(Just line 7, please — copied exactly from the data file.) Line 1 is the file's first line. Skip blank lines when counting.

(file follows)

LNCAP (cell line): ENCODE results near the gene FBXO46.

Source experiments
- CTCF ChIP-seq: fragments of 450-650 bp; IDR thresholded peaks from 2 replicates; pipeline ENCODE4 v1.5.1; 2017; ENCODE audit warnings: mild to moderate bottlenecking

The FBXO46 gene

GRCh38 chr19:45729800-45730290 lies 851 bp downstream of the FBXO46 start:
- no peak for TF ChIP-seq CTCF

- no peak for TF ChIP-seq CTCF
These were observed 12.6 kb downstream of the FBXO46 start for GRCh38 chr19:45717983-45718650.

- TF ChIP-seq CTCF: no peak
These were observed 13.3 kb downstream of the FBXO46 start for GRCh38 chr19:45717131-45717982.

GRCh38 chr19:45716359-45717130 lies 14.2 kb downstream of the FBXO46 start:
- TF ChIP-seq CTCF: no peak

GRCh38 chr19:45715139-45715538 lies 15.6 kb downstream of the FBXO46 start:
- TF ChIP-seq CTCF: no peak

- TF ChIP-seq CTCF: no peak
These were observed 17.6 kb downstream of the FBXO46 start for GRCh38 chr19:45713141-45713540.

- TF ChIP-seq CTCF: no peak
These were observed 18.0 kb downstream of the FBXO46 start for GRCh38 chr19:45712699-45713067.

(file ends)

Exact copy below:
- no peak for TF ChIP-seq CTCF